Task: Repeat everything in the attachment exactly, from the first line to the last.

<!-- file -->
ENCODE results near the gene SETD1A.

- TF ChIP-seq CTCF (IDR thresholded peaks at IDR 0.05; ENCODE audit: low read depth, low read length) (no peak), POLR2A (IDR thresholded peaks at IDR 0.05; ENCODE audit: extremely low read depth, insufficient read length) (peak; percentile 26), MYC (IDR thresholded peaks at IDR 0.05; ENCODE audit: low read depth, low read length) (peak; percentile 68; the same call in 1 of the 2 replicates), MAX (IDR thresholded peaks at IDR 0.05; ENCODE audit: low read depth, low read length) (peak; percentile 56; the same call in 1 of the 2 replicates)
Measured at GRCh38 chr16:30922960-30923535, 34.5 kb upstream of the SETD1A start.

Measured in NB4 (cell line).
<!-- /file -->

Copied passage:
ENCODE results near the gene SETD1A.

- TF ChIP-seq CTCF (IDR thresholded peaks at IDR 0.05; ENCODE audit: low read depth, low read length) (no peak), POLR2A (IDR thresholded peaks at IDR 0.05; ENCODE audit: extremely low read depth, insufficient read length) (peak; percentile 26), MYC (IDR thresholded peaks at IDR 0.05; ENCODE audit: low read depth, low read length) (peak; percentile 68; the same call in 1 of the 2 replicates), MAX (IDR thresholded peaks at IDR 0.05; ENCODE audit: low read depth, low read length) (peak; percentile 56; the same call in 1 of the 2 replicates)
Measured at GRCh38 chr16:30922960-30923535, 34.5 kb upstream of the SETD1A start.

Measured in NB4 (cell line).